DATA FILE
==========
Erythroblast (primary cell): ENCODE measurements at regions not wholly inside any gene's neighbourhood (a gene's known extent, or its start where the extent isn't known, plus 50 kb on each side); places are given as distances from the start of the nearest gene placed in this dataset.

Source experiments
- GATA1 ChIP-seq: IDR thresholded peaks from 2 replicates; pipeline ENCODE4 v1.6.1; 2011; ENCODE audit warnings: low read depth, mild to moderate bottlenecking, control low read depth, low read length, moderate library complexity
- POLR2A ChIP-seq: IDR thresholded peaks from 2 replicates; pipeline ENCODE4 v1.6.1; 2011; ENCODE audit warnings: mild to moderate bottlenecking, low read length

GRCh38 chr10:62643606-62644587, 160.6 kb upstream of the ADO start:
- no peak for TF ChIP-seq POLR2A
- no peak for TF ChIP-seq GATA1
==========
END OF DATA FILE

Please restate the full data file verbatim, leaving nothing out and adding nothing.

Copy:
Erythroblast (primary cell): ENCODE measurements at regions not wholly inside any gene's neighbourhood (a gene's known extent, or its start where the extent isn't known, plus 50 kb on each side); places are given as distances from the start of the nearest gene placed in this dataset.

Source experiments
- GATA1 ChIP-seq: IDR thresholded peaks from 2 replicates; pipeline ENCODE4 v1.6.1; 2011; ENCODE audit warnings: low read depth, mild to moderate bottlenecking, control low read depth, low read length, moderate library complexity
- POLR2A ChIP-seq: IDR thresholded peaks from 2 replicates; pipeline ENCODE4 v1.6.1; 2011; ENCODE audit warnings: mild to moderate bottlenecking, low read length

GRCh38 chr10:62643606-62644587, 160.6 kb upstream of the ADO start:
- no peak for TF ChIP-seq POLR2A
- no peak for TF ChIP-seq GATA1